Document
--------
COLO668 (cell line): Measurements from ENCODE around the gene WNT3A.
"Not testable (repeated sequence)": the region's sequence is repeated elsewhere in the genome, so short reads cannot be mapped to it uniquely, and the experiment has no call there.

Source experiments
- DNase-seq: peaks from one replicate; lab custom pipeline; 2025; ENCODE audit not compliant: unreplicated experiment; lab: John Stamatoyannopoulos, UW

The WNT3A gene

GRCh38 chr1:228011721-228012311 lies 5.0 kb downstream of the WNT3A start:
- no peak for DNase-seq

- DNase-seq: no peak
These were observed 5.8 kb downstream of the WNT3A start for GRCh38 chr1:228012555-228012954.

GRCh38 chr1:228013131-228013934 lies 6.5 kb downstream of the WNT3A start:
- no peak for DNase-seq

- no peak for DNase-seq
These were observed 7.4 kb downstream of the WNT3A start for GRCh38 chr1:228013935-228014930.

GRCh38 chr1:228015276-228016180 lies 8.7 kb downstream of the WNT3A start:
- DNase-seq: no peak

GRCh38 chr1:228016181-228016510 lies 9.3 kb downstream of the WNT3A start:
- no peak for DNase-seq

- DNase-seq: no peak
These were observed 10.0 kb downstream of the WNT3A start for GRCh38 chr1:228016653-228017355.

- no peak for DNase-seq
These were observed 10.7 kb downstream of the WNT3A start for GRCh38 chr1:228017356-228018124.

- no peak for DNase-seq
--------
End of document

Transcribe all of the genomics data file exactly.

COLO668 (cell line): Measurements from ENCODE around the gene WNT3A.
"Not testable (repeated sequence)": the region's sequence is repeated elsewhere in the genome, so short reads cannot be mapped to it uniquely, and the experiment has no call there.

Source experiments
- DNase-seq: peaks from one replicate; lab custom pipeline; 2025; ENCODE audit not compliant: unreplicated experiment; lab: John Stamatoyannopoulos, UW

The WNT3A gene

GRCh38 chr1:228011721-228012311 lies 5.0 kb downstream of the WNT3A start:
- no peak for DNase-seq

- DNase-seq: no peak
These were observed 5.8 kb downstream of the WNT3A start for GRCh38 chr1:228012555-228012954.

GRCh38 chr1:228013131-228013934 lies 6.5 kb downstream of the WNT3A start:
- no peak for DNase-seq

- no peak for DNase-seq
These were observed 7.4 kb downstream of the WNT3A start for GRCh38 chr1:228013935-228014930.

GRCh38 chr1:228015276-228016180 lies 8.7 kb downstream of the WNT3A start:
- DNase-seq: no peak

GRCh38 chr1:228016181-228016510 lies 9.3 kb downstream of the WNT3A start:
- no peak for DNase-seq

- DNase-seq: no peak
These were observed 10.0 kb downstream of the WNT3A start for GRCh38 chr1:228016653-228017355.

- no peak for DNase-seq
These were observed 10.7 kb downstream of the WNT3A start for GRCh38 chr1:228017356-228018124.

- no peak for DNase-seq